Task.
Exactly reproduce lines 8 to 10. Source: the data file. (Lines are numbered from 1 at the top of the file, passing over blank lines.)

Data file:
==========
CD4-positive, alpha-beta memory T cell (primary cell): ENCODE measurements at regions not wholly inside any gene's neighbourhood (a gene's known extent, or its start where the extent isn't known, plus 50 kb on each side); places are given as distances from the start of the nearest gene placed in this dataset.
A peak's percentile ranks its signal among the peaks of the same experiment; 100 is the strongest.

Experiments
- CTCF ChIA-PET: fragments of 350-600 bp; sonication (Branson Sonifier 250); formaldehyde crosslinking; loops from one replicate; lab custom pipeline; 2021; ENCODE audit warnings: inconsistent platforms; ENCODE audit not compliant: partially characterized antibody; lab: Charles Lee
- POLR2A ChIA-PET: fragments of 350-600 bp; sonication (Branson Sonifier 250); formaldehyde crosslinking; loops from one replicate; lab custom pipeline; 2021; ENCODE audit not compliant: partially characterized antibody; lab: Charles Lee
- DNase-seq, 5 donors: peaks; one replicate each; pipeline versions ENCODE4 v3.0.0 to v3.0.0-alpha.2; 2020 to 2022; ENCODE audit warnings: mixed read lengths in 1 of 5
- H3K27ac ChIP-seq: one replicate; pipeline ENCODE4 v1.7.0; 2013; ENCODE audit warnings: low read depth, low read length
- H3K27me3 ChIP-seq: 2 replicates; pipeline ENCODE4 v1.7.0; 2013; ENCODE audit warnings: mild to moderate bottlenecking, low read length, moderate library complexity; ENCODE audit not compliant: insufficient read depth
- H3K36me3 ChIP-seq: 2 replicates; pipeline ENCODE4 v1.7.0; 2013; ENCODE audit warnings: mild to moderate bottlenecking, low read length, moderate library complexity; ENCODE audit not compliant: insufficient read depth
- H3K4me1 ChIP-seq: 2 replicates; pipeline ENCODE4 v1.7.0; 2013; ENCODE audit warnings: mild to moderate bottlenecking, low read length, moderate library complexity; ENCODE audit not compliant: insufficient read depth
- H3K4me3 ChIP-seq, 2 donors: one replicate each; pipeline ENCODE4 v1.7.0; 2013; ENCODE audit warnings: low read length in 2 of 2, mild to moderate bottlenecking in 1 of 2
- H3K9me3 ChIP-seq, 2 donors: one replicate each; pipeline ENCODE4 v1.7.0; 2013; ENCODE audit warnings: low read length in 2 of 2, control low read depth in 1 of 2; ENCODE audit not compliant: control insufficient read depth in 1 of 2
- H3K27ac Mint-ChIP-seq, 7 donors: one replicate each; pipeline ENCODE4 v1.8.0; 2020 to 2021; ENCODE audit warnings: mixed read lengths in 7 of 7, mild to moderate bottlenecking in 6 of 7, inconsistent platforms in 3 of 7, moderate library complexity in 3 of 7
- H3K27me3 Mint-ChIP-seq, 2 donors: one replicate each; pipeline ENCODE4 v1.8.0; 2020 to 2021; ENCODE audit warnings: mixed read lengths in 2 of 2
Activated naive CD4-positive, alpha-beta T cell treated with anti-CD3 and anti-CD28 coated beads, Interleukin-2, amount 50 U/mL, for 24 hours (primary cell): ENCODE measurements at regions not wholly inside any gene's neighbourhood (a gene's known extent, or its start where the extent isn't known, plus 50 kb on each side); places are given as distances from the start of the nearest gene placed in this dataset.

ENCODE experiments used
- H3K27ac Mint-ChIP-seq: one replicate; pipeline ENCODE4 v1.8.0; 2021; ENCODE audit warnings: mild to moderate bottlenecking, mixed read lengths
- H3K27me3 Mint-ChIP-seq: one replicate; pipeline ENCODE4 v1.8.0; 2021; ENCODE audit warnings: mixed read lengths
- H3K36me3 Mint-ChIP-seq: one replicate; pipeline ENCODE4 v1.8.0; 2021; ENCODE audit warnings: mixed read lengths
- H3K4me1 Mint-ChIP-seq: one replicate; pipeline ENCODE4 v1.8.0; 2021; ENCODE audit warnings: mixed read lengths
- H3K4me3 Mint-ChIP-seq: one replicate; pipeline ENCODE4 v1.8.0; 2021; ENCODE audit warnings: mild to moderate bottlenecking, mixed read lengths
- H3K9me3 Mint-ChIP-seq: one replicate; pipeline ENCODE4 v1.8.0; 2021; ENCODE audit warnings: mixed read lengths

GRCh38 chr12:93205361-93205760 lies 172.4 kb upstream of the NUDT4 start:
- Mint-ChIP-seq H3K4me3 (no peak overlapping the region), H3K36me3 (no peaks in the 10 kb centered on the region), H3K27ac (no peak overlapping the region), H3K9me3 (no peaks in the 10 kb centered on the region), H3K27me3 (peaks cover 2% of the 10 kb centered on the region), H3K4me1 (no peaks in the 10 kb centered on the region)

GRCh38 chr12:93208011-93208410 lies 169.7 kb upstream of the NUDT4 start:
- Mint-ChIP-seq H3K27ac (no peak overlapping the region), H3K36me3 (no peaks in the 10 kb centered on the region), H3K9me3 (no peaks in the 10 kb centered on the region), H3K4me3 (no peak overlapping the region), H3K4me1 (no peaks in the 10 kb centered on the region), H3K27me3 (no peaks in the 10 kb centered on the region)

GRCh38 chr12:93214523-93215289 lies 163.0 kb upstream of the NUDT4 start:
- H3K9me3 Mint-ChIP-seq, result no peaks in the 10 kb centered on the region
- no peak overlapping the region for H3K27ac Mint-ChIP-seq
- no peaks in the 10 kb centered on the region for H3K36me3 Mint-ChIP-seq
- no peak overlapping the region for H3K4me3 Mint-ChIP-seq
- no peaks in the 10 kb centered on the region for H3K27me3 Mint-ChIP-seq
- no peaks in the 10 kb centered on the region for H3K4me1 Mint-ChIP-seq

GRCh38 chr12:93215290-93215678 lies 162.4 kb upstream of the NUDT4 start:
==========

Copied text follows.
- H3K27me3 ChIP-seq: 2 replicates; pipeline ENCODE4 v1.7.0; 2013; ENCODE audit warnings: mild to moderate bottlenecking, low read length, moderate library complexity; ENCODE audit not compliant: insufficient read depth
- H3K36me3 ChIP-seq: 2 replicates; pipeline ENCODE4 v1.7.0; 2013; ENCODE audit warnings: mild to moderate bottlenecking, low read length, moderate library complexity; ENCODE audit not compliant: insufficient read depth
- H3K4me1 ChIP-seq: 2 replicates; pipeline ENCODE4 v1.7.0; 2013; ENCODE audit warnings: mild to moderate bottlenecking, low read length, moderate library complexity; ENCODE audit not compliant: insufficient read depth